The number of child abuse cases has continued to rise since the National Police Force started to clamp down on suspected abuse and keep more accurate records four years ago. The police referred a record 17,224 suspected child abuse victims under the age of 18 to child consultation centers across the country in the first six months of this year.
That is the highest number since specific statistics started to be compiled in 2011 and a rise of 32 percent from the year before. Clearly, the police are doing a better job of investigating cases of abuse and of taking more action. They temporarily took protective custody of 1,152 children, also the highest number ever, because of danger to their lives and concern for their physical safety. The change seems an important, and positive shift, in police policy.
Psychologically abused children numbered 11,104, up 43 percent from the year before. The number of physically abused children totaled 3,882, up 12 percent, followed by 2,144 who faced negligence or neglect. Sexually abused children numbered 94, up 13 percent, and 14 children died from abuse. A report from 2012, however, put that year’s total child abuse deaths at 99, nearly half of which were part of collective suicides.
The most disturbing part of these statistics is that child abuse may not be actually increasing; it has just been hidden. In another survey from the Health, Labour and Welfare Ministry for fiscal year 2012, the total number of reports about child abuse made to child social welfare services reached 46,468. Reports to authorities and actions by the police are both improvements that will help those children to escape from abuse.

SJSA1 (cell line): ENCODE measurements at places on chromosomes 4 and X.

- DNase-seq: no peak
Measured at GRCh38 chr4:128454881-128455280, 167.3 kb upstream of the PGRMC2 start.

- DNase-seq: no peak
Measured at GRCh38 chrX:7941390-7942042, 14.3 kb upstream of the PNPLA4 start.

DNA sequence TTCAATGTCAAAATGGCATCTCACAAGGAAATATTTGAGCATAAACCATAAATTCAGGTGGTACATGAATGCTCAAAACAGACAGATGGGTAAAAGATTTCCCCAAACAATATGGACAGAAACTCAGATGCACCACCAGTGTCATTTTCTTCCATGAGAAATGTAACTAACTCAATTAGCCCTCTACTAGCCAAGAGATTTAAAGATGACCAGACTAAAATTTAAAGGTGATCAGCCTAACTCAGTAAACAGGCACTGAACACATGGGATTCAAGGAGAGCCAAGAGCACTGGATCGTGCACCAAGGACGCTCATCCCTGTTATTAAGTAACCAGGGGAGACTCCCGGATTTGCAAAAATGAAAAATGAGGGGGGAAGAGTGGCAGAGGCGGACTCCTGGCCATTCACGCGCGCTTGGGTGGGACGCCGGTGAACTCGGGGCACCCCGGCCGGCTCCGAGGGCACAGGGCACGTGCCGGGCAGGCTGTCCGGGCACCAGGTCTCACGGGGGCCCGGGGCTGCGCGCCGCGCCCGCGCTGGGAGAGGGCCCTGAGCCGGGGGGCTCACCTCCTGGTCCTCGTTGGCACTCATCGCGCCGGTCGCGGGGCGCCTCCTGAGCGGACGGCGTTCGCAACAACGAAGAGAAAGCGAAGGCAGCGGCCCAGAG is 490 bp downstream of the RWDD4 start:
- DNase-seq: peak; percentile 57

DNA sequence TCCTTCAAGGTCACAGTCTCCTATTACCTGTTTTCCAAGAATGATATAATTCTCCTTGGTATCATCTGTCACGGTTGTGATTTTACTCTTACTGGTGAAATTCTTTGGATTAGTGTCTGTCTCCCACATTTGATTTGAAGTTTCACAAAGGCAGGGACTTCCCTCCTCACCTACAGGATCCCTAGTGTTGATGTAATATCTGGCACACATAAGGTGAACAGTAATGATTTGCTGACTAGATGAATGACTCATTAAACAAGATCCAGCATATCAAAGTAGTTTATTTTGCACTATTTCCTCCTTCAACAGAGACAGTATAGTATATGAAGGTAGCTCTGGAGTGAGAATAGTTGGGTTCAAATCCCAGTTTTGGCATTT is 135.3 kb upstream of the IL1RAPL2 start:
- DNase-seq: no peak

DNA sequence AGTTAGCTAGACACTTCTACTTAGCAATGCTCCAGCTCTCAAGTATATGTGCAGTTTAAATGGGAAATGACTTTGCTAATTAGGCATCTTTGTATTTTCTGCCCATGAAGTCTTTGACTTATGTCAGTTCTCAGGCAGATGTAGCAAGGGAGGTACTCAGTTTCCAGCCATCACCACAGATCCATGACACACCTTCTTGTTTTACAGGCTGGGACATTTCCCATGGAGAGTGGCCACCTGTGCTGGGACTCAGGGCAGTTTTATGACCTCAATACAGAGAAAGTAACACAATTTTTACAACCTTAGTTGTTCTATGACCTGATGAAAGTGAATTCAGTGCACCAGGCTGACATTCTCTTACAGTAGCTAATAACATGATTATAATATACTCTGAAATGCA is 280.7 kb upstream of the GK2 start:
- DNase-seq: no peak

More needs to be done, however. The Child Welfare Law states that anyone who finds a child who needs protection must report it, and the Child Abuse Prevention Law states that teachers, medical practitioners and child welfare officers are obliged to make an effort to detect and report abuse. Those adults who have the most contact with children need to be increasingly active, as has happened with the problem of bullying, and report suspected abuse. Japan needs to strengthen financial support for child consultation centers to ensure that there are enough employees to handle the increased numbers of abuse cases.
The central government should also consider a review of parental rights in these cases. Only a handful of cases every year are sent to family courts for termination of parental rights. Now that statistics are being compiled, long-term studies on the effects of abuse are also needed. Japan has yet to conduct enough studies on the enormous long-term costs, economic and psychological. Most importantly, the numbers show that thousands and thousands of the nation’s children need much more help.